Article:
The 10 sliding glass door panels in the café each measure 85 feet by 54 feet and weigh 6,500 pounds. The steel frames that encase each are 360,000 pounds. They open and close without a sound, thanks to underground machinery.

The interior staircases were inspired by those on a yacht. Made of thin, lightweight concrete, they have banisters that are carved out of the walls alongside them. They double as fire stairs: high-pressure sprinklers spray a dense mist in emergencies.

The door handles are integrated into the doorframes so there are no bolts visible.

The office walls are paneled with a custom timber veneer made from recycled wood.

The walls of the fitness center’s two-story yoga room are clad in stone quarried in Kansas and antiqued to look like that in Jobs’ favorite hotel in Yosemite.

There are no cords visible on the office desks, and buttons underneath are used to raise and lower them. You don’t have to see them. You feel the difference—the convex one is for up, the concave is for down.

During earthquakes, steel base isolators allow the building to move up to 4.5 feet in any direction without affecting vital services.

The café’s patented pizza cartons, designed by Longoni, do not get soggy so employees can carry them back to their work pods to eat.

Michelle Greenwald, a marketing professor at NYU Stern School of Business, says the Ring’s roundness, “represents Apple’s continuity and continuous improvement related to new products. It’s also reminiscent of the Pentagon, which is a symbol of power. It combines the beauty, the calming effect, and the regenerative power of nature with man-made functional design.”

But, by the time Jobs’ vision started to take shape, he was gravely ill. That, Perbellini says, had a great influence on those who carried out the park’s design after his death. It’s no accident that the team decided to site the Steve Jobs Theater on a man-made hill on the highest point of the property.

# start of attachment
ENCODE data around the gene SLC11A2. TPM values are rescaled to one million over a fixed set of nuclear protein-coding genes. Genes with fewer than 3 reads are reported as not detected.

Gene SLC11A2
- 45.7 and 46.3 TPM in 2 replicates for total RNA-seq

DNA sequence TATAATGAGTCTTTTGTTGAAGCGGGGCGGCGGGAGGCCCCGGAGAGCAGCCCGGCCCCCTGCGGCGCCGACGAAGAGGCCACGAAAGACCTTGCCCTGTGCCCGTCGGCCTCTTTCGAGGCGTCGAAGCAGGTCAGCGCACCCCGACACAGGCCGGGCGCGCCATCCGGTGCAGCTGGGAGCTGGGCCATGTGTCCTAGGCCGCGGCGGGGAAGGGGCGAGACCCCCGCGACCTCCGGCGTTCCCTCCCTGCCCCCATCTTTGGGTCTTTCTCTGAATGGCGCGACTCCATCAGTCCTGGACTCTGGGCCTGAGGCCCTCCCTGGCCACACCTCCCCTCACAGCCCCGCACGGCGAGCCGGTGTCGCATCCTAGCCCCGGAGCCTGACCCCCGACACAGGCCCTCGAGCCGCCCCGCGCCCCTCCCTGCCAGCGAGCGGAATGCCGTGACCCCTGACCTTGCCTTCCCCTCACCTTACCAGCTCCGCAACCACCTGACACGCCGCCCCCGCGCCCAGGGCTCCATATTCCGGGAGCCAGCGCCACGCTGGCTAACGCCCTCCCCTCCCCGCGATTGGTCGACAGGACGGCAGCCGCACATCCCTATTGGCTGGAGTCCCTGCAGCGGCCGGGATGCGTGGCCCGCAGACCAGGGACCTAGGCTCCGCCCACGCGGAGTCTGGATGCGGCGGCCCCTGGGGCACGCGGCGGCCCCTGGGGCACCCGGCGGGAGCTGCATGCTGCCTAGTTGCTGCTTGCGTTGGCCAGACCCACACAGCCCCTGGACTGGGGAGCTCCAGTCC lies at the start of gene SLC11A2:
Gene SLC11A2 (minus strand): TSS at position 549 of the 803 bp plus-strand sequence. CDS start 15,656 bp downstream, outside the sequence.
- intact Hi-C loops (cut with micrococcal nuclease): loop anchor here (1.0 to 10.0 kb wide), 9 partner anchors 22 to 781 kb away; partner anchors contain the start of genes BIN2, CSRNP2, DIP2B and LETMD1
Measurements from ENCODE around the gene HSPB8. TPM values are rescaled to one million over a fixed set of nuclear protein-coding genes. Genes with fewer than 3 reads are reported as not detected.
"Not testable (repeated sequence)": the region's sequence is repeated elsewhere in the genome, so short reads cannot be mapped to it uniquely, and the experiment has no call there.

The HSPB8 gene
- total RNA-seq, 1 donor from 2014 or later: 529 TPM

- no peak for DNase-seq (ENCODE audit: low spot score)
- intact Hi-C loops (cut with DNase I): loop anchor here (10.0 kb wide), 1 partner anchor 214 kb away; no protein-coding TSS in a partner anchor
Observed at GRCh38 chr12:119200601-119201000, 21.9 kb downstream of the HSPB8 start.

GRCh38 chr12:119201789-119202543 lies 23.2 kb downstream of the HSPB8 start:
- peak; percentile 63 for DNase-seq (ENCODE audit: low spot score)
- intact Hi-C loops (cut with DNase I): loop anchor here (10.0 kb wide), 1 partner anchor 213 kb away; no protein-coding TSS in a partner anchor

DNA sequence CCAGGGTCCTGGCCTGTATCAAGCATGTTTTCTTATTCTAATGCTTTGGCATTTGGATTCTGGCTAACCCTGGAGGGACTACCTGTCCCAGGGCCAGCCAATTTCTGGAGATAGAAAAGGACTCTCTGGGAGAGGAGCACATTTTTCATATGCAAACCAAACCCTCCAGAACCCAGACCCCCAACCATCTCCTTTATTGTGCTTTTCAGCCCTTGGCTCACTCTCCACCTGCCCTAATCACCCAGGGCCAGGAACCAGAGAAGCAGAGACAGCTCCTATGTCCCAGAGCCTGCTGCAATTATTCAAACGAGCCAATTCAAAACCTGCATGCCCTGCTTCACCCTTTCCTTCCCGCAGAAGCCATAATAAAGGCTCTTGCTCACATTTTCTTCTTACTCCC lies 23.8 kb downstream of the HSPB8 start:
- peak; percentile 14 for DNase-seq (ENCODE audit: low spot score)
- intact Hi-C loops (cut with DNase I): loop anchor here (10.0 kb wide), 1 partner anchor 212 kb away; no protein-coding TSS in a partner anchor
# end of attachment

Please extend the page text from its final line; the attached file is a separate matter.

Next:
“From that point, you have an overview of the whole campus,” she says. “It’s like Jobs is still watching over things. The Ring can symbolize the circle of life. It was Jobs’ last project. The circle is now closed because it’s the completion of his life. But a circle is infinite—it keeps flowing, which helps you understand why a man who was dying would embrace the form.”

Apple Park didn’t open to universal acclaim. Some critics have found fault with its isolation from the city and public transportation, its lack of a childcare center, its high price (there were so many cost overruns that Apple never confirmed a total figure, although $5 billion is the accepted sum), and its failure to anticipate the needs and desires of the workforce of the future.

In June 2011, when Jobs, in what would be his final public appearance, pitched the plan to the Cupertino City Council, he said that, “we have a shot at building the best office building in the world. I really do think that architecture students will come here to see it.”

That is the sort of hubristic hype that made Jobs one of the most successful corporate leaders in recent history. Through a combination of single-minded vision and chutzpah, he managed to grow a company operated from his parents’ garage into one of the most buzzed about office buildings in the world. It’s ironic that as employees start to move into their new workplace, for the first time Apple’s future (at least in recent history), has a hint of uncertainty. Though the iPhone and iPad have been widely imitated, the brand’s sales are sagging, there’s no new, life-changing product in its pipeline, and Jobs’ overriding and iconic inventiveness has vanished.

Apple may be ready to move on, or may not even exist in the next 50 to 100 years. Silicon Valley, after all, is always chasing the next new thing. The technology sector is especially friendly to young, lean companies eager to cannibalize sectors of the market left open by older, bloated corporations. What will happen when Apple’s no longer top of the heap? Perbellini says the building’s flexible design makes it appropriate for a variety of uses. She mentions a school or an exhibition space. Then again, another tech company could snap up the land, raze the Ring, and build its own legacy.